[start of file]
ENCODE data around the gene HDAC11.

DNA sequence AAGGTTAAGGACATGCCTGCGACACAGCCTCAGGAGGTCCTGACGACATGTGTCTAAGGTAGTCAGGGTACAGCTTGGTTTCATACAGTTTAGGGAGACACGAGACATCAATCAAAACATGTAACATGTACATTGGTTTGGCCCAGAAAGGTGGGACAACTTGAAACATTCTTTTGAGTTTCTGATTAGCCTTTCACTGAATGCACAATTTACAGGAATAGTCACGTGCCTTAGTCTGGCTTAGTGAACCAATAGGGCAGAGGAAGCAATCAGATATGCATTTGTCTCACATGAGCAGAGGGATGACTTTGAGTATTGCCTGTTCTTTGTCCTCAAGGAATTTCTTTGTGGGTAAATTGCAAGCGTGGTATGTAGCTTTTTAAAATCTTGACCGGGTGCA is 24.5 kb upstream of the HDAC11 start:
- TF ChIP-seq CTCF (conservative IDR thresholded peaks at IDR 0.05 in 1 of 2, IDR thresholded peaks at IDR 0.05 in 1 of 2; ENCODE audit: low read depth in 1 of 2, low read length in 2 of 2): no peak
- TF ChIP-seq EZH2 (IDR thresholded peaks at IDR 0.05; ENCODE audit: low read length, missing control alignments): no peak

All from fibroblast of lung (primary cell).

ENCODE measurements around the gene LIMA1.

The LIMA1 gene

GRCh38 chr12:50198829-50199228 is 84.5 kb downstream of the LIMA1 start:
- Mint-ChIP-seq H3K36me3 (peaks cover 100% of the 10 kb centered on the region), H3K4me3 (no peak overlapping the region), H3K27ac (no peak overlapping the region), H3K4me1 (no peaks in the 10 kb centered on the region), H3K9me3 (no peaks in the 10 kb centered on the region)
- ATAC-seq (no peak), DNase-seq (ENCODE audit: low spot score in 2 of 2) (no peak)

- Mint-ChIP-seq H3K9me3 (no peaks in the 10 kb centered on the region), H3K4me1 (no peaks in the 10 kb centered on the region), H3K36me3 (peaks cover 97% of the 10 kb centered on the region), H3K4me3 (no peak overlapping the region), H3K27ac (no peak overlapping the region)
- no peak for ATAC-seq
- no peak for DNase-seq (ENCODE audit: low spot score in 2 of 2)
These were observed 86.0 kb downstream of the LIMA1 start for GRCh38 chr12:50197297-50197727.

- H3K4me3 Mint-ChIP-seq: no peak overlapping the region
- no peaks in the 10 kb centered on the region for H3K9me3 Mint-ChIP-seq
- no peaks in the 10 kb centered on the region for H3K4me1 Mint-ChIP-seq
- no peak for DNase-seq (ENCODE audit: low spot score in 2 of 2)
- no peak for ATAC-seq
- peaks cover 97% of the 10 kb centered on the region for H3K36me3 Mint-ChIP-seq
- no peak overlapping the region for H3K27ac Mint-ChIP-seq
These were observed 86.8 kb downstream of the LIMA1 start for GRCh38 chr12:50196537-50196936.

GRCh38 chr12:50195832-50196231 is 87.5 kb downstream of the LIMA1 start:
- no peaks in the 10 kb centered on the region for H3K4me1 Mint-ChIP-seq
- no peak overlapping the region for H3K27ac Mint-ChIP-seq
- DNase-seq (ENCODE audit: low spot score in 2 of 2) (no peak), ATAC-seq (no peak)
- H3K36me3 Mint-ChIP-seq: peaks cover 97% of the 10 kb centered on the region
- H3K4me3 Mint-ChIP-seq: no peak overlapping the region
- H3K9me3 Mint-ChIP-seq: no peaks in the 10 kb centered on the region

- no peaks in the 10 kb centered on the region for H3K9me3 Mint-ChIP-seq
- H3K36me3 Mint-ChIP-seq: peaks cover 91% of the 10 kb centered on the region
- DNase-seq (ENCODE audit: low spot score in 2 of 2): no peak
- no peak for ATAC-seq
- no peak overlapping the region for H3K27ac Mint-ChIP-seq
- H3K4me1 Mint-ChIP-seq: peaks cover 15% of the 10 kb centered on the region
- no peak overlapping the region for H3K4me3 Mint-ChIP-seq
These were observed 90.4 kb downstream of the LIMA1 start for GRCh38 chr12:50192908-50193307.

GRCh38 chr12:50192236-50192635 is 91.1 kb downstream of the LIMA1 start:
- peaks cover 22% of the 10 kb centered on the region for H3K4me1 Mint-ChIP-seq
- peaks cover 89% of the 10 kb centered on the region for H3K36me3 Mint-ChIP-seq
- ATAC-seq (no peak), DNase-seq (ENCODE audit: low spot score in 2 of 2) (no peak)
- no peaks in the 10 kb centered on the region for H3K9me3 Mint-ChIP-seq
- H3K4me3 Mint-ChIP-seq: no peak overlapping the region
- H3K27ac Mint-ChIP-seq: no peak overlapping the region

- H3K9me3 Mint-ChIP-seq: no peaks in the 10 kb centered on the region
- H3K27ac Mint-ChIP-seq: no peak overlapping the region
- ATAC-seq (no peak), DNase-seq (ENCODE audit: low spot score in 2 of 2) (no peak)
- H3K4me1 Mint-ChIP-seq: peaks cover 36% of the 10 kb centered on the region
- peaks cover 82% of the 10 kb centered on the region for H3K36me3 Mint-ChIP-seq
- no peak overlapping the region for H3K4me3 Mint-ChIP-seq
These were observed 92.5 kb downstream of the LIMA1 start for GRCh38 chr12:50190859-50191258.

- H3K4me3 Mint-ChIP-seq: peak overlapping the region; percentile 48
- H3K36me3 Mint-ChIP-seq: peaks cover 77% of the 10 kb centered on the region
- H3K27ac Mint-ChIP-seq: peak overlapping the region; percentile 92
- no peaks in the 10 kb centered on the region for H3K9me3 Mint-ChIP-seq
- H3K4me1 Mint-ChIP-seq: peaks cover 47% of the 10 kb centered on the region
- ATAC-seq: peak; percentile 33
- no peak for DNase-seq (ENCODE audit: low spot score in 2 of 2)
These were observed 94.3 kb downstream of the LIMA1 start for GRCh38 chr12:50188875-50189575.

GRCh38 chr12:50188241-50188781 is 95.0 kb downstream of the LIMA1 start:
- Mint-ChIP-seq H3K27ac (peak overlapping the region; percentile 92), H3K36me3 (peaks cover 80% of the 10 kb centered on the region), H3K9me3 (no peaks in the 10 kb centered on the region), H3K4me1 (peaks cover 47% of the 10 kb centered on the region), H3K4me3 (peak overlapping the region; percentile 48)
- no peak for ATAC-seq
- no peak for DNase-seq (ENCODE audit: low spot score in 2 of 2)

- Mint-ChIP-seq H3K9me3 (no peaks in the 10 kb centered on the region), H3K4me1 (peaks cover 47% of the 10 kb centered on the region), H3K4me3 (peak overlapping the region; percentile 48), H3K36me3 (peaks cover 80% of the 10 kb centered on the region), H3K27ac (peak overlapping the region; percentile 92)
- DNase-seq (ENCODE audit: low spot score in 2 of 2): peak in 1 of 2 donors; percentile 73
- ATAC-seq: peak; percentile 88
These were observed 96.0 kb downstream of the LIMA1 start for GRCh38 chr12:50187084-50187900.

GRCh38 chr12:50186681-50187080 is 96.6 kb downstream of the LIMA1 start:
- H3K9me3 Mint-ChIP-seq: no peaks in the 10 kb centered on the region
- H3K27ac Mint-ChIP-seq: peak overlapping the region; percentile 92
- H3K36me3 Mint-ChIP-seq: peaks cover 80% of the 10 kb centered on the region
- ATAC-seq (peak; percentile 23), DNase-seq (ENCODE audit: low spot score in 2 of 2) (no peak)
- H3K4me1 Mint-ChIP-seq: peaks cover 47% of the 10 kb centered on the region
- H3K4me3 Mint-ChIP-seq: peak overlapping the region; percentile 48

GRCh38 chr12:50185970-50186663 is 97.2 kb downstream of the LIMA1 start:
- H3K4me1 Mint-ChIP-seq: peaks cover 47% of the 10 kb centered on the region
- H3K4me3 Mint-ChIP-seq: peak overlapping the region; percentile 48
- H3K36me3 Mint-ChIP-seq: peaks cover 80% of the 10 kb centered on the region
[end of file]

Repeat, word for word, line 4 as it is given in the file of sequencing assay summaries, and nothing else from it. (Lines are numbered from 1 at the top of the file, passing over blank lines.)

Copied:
- TF ChIP-seq EZH2 (IDR thresholded peaks at IDR 0.05; ENCODE audit: low read length, missing control alignments): no peak